Towards a taxonomy of assessment types – webinar/workshop Thurs Oct 28th 12 noon (AEDT)

Hans Tilstra (Keypath Australia) leads what should be a lively set of activities intended to lead towards a meaningful taxonomy of assessment types in modern tertiary education. This is the final ASCILITE TELedvisors Network webinar for 2021 and caps off a stellar year of these events.


Best Practices with DIY Video: CAMERA!

Source: Best Practices with DIY Video: CAMERA!

Some great practical tips for recording video – the number of times that I’ve seen people sitting or standing metres away from the camera still astonishes me. Make use of the screen space that you have, please.

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105 Free Moodle Video Tutorials | Diigo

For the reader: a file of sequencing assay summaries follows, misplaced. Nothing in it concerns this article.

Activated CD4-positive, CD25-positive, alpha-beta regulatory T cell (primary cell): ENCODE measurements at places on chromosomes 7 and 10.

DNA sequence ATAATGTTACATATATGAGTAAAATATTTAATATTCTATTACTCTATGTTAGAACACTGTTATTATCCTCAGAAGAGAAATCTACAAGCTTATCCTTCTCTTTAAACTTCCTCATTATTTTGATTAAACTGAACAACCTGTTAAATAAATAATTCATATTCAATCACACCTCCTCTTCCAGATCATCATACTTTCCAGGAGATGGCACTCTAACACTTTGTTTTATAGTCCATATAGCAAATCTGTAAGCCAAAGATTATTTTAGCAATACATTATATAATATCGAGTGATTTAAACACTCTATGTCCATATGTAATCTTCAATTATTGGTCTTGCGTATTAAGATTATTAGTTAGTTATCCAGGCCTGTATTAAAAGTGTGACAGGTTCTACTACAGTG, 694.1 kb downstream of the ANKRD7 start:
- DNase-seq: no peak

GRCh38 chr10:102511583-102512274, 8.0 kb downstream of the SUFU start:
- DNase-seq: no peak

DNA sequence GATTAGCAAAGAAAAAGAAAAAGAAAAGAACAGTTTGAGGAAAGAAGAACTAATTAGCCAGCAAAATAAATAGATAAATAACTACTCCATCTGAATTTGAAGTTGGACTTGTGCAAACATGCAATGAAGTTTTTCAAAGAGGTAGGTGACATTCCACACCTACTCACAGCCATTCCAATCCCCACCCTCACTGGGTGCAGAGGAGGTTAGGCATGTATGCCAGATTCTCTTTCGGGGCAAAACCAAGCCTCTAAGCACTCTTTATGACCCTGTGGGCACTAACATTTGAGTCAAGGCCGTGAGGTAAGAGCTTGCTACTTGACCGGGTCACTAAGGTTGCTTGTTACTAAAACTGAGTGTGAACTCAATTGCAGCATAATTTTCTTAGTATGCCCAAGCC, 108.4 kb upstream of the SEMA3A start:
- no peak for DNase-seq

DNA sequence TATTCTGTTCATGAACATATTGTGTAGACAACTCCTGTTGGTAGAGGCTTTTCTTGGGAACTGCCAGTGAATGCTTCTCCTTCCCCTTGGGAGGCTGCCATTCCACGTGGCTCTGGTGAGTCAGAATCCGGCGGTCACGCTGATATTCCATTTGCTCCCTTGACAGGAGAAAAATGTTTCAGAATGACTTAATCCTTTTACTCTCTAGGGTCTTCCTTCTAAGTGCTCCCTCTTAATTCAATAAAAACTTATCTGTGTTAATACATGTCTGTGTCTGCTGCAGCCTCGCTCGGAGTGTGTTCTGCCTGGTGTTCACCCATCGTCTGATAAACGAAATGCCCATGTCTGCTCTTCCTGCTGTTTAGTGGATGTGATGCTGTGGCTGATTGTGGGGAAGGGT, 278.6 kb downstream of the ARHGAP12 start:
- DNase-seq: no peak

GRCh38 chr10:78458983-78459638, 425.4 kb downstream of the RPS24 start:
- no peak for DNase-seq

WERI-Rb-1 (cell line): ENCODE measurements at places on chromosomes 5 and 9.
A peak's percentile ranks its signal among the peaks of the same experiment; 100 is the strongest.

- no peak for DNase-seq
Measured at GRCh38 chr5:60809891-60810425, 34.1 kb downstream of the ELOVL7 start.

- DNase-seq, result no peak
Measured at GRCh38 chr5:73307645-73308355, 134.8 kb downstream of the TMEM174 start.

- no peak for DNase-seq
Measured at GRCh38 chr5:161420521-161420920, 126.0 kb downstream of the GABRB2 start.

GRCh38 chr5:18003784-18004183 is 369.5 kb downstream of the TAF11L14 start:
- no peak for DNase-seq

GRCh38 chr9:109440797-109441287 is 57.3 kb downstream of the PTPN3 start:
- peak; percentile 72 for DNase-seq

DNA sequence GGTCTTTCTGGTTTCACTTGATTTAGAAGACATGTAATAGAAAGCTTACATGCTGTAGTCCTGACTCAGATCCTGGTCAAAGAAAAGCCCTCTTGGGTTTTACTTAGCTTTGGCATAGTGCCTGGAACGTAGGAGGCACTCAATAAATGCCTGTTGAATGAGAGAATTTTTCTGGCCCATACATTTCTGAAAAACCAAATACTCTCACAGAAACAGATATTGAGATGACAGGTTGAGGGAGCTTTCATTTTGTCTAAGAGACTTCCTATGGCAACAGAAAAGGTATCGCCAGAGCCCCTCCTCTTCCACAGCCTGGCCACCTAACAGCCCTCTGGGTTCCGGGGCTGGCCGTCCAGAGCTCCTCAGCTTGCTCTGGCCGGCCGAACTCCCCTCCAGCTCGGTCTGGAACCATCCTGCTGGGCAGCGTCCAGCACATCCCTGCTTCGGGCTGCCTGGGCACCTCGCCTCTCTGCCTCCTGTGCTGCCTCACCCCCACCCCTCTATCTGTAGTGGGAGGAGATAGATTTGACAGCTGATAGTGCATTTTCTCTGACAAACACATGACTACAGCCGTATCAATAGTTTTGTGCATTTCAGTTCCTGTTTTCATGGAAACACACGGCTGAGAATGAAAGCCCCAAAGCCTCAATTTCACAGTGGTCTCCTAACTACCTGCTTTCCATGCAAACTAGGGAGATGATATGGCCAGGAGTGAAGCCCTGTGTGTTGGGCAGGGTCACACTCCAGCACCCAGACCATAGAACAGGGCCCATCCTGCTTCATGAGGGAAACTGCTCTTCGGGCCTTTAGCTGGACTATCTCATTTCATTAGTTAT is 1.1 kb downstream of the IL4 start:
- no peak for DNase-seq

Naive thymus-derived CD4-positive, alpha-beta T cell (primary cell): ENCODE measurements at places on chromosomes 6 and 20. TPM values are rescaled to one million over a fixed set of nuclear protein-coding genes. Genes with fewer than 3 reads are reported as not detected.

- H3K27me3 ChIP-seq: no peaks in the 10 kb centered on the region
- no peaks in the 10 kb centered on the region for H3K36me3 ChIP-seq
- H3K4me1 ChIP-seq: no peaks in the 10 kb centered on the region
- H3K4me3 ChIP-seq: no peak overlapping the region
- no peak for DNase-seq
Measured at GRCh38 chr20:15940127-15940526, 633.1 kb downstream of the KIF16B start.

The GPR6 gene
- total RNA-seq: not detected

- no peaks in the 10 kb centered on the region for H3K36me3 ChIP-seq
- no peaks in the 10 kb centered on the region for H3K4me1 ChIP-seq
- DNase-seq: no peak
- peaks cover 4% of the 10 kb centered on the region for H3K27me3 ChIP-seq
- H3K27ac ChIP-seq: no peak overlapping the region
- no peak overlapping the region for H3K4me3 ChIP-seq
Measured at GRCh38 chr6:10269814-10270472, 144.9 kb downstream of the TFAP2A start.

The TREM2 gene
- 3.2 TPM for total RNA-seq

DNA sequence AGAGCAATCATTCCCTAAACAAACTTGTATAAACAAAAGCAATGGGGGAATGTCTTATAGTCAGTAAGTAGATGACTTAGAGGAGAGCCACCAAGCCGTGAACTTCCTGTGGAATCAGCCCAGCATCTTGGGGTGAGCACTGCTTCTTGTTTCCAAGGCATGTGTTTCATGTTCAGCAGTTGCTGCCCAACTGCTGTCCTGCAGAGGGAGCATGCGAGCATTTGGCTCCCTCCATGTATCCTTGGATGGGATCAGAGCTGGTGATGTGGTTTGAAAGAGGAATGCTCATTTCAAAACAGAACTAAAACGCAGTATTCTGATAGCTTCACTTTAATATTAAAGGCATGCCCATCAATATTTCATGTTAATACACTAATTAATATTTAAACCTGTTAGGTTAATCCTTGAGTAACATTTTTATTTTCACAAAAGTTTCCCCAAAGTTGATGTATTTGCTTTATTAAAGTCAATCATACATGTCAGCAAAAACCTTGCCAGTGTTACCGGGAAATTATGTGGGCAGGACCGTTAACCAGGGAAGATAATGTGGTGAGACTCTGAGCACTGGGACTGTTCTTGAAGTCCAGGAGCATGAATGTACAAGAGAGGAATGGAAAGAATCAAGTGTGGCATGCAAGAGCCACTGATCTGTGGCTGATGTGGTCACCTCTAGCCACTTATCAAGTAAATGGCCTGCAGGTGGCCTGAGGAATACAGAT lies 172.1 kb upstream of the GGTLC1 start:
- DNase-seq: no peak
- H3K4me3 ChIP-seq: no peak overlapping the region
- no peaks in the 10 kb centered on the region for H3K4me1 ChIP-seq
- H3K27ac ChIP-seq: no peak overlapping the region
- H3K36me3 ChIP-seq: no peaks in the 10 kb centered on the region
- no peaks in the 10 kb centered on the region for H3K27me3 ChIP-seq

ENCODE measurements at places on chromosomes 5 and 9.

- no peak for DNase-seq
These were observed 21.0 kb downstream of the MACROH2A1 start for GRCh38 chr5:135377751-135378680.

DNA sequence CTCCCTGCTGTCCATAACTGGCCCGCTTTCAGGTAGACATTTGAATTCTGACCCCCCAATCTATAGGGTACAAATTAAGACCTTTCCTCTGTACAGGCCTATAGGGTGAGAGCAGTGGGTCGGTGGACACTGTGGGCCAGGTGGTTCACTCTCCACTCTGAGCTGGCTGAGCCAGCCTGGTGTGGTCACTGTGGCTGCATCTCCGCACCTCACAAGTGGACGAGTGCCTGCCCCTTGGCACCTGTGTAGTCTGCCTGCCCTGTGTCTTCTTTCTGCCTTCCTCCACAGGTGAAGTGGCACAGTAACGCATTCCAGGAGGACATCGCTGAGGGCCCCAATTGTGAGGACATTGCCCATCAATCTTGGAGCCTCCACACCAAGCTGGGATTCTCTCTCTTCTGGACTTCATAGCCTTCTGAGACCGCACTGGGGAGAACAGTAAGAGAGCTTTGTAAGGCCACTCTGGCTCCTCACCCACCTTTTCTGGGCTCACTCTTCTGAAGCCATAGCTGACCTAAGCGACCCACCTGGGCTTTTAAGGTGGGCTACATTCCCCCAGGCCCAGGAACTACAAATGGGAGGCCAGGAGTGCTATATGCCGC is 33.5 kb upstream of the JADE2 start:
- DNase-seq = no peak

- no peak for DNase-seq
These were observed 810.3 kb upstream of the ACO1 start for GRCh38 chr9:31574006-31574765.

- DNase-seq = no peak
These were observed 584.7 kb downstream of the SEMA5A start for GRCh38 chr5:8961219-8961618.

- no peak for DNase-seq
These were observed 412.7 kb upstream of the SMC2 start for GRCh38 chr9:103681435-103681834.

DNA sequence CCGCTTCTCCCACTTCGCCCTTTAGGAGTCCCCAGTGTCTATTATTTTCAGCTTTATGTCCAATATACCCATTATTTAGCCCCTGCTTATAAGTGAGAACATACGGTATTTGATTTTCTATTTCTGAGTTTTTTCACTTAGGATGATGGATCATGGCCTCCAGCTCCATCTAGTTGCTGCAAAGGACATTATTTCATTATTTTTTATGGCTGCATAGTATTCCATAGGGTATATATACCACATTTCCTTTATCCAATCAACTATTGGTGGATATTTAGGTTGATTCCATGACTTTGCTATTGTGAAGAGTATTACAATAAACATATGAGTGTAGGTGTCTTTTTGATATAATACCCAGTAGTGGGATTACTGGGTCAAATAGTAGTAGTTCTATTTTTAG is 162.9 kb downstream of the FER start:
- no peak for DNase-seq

This is a comprehensive set of how-to videos about using a wide range of tools in Moodle. The videos vary in quality but for sheer coverage, it is hard to beat.

via Delicious (via IFTTT)

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Swivel – convert SWF to MP4 easily, well and for free

This free SWF to video converter built by Newgrounds is a tool that I have been looking for for more than 8 years. In this time I have tried any number of hacks, kludges and workarounds to convert a .swf cartoon that I made to a reasonable video version. (I had a .mov and a .mp4 but only at 320 x 240 resolution) with a frustrating lack of success. Swivel let me export my movie in full 1440 x 1080 HD with no dropped frames and no loss of audio sync. (Well none that wasn’t already present in my rather rough and ready flash animation) Part of me feels like a bit of a saddo to be working on a video on a Saturday night but most of me is just excited to have fixed a long term technical problem. I’ll add the video – which isn’t particularly about tech or education – as soon as it finishes uploading to YouTube.